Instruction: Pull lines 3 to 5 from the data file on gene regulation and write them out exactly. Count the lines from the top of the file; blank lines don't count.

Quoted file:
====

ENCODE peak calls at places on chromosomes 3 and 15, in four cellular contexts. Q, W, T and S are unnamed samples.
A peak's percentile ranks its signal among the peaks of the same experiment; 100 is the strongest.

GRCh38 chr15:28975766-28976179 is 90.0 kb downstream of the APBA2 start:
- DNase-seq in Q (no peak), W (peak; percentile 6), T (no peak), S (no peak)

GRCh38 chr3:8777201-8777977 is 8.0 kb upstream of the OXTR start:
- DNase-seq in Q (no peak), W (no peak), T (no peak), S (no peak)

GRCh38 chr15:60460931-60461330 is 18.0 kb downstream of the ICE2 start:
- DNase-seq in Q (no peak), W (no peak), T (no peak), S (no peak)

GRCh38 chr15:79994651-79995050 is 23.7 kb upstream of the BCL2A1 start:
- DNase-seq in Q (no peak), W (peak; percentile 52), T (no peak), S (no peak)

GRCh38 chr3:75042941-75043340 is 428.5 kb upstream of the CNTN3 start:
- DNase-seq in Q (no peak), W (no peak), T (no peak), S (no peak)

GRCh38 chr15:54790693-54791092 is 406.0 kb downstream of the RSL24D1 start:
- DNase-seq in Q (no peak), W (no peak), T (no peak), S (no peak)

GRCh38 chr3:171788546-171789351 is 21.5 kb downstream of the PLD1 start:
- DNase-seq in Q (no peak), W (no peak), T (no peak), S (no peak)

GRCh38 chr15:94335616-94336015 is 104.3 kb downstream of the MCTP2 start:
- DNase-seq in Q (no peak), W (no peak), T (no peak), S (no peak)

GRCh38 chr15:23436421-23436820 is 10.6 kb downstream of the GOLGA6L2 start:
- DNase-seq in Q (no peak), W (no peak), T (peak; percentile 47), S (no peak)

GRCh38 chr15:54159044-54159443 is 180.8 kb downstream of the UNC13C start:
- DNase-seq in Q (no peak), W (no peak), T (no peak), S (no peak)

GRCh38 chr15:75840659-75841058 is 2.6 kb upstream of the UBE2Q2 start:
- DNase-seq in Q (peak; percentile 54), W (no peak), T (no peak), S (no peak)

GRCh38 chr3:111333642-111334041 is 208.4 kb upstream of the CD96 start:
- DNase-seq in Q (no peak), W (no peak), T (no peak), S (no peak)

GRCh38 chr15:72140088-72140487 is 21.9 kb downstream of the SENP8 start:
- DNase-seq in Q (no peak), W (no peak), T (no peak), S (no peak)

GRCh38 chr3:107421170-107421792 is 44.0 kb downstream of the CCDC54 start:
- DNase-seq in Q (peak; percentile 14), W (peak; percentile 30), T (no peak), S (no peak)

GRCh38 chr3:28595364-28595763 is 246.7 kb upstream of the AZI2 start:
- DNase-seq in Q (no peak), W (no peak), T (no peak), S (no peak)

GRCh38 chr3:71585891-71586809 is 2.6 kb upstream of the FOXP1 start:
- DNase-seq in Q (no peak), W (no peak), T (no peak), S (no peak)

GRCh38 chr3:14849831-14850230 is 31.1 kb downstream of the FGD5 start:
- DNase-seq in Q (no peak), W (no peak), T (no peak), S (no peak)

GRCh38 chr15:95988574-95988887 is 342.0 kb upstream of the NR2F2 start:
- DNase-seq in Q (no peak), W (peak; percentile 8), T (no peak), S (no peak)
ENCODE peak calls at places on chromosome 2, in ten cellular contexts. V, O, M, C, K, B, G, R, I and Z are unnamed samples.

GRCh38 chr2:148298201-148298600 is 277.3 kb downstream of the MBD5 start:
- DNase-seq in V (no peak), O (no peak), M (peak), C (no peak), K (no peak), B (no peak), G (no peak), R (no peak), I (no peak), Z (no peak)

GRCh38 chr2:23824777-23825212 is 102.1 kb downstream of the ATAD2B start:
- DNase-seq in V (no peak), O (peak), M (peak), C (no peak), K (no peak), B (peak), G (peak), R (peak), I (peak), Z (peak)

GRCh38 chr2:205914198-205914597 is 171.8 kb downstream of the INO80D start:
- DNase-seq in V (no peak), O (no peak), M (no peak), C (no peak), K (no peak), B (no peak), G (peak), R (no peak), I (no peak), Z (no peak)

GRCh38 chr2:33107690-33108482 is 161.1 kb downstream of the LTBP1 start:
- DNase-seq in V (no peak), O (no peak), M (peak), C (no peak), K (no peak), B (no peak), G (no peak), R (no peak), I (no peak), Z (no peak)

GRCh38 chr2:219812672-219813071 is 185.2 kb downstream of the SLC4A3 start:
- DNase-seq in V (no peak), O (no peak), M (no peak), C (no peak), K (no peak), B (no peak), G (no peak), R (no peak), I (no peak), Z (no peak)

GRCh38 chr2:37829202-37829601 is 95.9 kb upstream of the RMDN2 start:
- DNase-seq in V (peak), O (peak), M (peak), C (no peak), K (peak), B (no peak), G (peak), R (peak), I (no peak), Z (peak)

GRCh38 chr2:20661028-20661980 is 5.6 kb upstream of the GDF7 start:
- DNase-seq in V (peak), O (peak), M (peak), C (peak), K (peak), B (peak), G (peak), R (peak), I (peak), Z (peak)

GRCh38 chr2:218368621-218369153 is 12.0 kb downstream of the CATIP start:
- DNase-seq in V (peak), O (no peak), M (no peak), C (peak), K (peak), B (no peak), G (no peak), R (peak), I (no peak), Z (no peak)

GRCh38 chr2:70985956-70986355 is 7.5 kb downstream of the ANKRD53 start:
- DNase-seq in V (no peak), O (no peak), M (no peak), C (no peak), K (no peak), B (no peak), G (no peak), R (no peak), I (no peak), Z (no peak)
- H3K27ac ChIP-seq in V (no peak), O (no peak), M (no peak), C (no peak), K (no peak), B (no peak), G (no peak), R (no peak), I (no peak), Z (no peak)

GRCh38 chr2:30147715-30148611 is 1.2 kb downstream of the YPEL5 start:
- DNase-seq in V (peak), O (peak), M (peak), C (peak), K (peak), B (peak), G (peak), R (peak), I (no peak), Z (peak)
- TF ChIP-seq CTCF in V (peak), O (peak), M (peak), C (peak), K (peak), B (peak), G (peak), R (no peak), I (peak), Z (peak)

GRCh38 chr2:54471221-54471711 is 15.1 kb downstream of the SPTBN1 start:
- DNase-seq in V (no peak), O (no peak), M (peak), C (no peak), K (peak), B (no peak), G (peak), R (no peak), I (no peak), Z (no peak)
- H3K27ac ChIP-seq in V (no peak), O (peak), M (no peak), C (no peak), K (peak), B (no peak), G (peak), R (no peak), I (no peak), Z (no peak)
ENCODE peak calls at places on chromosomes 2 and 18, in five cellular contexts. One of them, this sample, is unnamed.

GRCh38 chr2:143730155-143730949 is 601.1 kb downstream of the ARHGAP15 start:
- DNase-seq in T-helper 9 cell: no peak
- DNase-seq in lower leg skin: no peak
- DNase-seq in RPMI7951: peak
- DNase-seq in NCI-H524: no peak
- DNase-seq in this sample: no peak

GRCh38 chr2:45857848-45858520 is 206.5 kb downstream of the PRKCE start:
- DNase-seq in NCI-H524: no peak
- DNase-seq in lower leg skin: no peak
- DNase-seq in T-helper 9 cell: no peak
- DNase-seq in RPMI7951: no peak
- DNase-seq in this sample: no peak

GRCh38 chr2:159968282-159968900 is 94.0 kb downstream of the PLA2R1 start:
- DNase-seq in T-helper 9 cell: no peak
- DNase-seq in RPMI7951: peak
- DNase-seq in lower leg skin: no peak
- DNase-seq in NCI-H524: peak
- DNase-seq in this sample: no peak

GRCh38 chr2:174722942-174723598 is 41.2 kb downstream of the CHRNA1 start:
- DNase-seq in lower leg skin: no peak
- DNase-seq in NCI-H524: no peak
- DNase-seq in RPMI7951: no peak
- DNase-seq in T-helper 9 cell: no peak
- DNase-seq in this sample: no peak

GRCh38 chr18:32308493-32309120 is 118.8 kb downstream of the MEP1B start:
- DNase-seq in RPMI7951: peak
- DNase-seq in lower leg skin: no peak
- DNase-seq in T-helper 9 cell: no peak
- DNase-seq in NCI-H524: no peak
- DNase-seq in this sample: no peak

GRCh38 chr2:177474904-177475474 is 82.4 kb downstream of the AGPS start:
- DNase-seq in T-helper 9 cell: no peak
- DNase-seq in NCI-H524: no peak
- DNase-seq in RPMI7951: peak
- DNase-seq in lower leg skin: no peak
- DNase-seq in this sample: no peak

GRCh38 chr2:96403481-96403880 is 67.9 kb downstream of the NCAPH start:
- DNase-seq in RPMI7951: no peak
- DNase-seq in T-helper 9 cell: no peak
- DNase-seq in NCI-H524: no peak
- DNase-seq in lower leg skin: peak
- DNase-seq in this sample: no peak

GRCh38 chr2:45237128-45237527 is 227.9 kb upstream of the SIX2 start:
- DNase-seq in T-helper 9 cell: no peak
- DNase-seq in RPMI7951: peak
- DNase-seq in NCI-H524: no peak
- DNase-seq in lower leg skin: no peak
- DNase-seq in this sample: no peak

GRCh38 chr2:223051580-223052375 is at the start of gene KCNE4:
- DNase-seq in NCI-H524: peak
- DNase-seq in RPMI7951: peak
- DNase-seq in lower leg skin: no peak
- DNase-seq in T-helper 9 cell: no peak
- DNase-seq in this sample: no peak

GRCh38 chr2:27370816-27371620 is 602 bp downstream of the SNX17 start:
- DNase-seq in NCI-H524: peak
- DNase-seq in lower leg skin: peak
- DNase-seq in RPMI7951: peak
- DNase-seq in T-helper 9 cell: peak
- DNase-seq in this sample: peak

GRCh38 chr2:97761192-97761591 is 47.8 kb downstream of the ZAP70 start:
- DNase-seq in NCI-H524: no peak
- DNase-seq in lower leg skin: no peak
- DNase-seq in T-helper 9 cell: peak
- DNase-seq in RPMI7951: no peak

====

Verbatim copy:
GRCh38 chr15:28975766-28976179 is 90.0 kb downstream of the APBA2 start:
- DNase-seq in Q (no peak), W (peak; percentile 6), T (no peak), S (no peak)

GRCh38 chr3:8777201-8777977 is 8.0 kb upstream of the OXTR start: